more positive attitudes towards vengeful behaviour
assessment tools
Extremism Risk Guidelines (ERG+)
Geometric Risk Indicator Positioning of Extremists (GRiPe)
Violent Extremism Risk Assessment 2r (VERA 2r)
Revised Religious Fundamentalism Scale (RRFS)
+ demographic items: sex, married, age

having an “
emotional vulnerability
” (feelings of anger, alienation or disenfranchisement), often linked to feelings of being culturally uprooted or displaced and searching for spiritual guidance
dissatisfaction
or
disillusionment
with mainstream political or social protest as a method to produce political change
identification with the suffering
of Muslim victims globally or experience of personal victimisation
the conviction that violence against the state and its symbols can be
morally justified
(and this conviction can be ‘fine tuned’ by a religious figure)
gaining rewards from membership
of the group/movement (such as status, respect, and authority over other members)
close social ties
, having contact with people experiencing the same set of issues or having some involvement with terrorism through family or other associates.

there is no standard Jihad terrorist
” (Bakker, 2008: 53)
Understanding Radicalisation and Violent Extremism in the UK (2008), a later study conducted by MI5’s Behavioural Science Unit,11 and based on several hundred in-depth case studies of individuals in Britain
Most were seen as “
demographically unremarkable
” and simply reflecting the communities in which they lived (Guardian, 2008). Furthermore, all had taken strikingly different journeys to violent extremist activity

unremarkable walks of life
” (NYPD, 2007: 82)
average educations, average jobs, and little, if any, criminal history
Triggerfactoren in het Radicaliseringsproces
Expertise-unit Sociale Stabiliteit | Universiteit van Amsterdam
Dit zijn gebeurtenissen die aanwijsbaar een (verdere) (de-)radicalisering in gang zetten. Er bestaan twee categorieën triggerfactoren: keerpunten en katalysatoren
moderatoren
Een moderator is een variabele die d
e sterkte en/of de richting
van een triggerfactor in het radicaliseringsproces kan beïnvloeden. Met andere woorden, een moderator specificeert onder welke omstandigheden een effect plaatsvindt.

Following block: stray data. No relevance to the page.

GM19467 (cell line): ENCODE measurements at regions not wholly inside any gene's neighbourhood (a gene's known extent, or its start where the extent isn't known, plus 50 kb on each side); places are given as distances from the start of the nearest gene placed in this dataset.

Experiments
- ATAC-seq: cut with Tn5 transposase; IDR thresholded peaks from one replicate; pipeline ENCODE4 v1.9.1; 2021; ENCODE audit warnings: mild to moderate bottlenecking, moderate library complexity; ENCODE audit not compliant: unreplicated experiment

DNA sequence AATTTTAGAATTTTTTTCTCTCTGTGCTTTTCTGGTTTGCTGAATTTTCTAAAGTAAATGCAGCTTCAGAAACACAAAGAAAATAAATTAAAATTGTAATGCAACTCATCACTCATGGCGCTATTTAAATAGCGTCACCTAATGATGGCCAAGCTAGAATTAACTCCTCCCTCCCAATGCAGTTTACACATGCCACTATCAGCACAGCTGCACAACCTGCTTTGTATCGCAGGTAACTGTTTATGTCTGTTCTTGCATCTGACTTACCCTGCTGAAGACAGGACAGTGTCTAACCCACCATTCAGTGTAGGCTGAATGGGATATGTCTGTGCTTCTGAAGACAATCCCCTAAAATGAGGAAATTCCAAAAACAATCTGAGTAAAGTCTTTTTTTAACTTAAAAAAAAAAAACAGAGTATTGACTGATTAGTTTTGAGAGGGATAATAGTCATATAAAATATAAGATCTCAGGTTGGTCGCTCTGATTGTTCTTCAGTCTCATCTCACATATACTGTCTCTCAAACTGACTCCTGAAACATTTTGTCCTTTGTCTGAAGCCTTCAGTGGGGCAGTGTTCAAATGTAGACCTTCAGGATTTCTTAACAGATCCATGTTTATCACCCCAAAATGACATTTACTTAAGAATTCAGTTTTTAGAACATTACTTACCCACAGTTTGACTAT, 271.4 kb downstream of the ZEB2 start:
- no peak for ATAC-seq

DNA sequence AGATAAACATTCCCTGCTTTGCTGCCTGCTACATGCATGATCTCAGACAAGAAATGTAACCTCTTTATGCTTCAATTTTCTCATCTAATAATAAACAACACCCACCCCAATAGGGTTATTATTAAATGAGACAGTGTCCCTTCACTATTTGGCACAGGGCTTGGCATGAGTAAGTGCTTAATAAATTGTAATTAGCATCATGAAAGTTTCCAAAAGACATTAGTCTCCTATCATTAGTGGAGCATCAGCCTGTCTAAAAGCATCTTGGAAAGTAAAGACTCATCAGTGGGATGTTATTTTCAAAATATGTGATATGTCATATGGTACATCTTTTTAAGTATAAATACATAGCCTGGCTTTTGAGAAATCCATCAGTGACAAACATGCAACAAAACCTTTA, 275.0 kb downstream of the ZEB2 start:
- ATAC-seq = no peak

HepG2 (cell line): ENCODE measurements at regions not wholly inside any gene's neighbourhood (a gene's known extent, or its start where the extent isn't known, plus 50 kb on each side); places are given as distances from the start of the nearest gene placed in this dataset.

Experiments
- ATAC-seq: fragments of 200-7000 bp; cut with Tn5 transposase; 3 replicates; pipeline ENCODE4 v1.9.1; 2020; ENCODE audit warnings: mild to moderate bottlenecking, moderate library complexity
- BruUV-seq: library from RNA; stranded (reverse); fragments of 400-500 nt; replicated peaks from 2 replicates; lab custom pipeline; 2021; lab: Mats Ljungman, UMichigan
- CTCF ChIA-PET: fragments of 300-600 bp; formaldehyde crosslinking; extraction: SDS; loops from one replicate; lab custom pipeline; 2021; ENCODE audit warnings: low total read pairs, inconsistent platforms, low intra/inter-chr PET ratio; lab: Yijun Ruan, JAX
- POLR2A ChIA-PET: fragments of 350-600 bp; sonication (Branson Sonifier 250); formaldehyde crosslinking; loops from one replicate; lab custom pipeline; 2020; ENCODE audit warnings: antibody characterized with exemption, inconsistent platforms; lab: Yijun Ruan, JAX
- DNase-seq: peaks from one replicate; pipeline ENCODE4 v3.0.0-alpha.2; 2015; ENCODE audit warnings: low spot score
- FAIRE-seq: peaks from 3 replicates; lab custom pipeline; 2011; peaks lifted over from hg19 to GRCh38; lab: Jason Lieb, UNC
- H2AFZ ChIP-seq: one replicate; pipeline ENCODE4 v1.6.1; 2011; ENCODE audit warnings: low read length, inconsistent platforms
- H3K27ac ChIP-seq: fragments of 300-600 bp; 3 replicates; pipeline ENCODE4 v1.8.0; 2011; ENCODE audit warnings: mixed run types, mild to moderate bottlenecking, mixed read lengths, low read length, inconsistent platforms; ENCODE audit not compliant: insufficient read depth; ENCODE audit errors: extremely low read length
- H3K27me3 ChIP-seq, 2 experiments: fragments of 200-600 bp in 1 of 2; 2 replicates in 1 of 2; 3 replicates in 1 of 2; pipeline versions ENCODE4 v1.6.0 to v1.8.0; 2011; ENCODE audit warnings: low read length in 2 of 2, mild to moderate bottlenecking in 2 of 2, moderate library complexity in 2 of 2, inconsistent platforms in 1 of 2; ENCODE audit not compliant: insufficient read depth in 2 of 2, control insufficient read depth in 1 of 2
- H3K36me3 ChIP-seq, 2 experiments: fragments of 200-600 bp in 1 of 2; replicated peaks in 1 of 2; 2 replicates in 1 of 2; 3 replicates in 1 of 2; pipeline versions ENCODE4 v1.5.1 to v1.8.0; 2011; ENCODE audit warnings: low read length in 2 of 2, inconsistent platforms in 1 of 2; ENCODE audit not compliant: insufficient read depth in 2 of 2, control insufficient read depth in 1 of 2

typologie
geslacht
leeftijd
opleiding
Models of the radicalization process
Radicalisation as a Process
Models of the Radicalisation process
Triggers to radicalisation
Risk factors to radicalisation
Properties versus process?
behavioural indicators by the German federal state of Brandenburg.
Visible changes in style of clothing and behaviour.
Break with their own family and turn to ‘new friends’.
Religion becomes an explanation for everything and is constantly referred to.
Other Muslims who do not follow strict religious practices are denounced as unbelievers.
Participation in combat sports and survival training.
Fraud and other criminal activities against non-believers.
Participation in religious seminars of radical preachers.
Visit of jihadist websites and viewing of jihadist videos.
Taking of language lessons followed by trips abroad.
Efforts to evade detection (loss of passport, etc.).
Sudden change back to Western clothes, partying before the attack.
(Schmid, 2013: 27)
The German list of possible behavioural indicators
a study of HVEs undertaken between 2008 and 2016
The Collin Mellis model (2007)
Multiple cognitive pathways towards violent extremism
Geoff Dean, 2014)
Triggerfactoren in het Radicaliseringsproces
Expertise-unit Sociale Stabiliteit | Universiteit van Amsterdam
Triggerfactoren in het Radicaliseringsproces
Expertise-unit Sociale Stabiliteit | Universiteit van Amsterdam
Triggerfactoren in het Radicaliseringsproces
Expertise-unit Sociale Stabiliteit | Universiteit van Amsterdam
Profile or individual risk factors??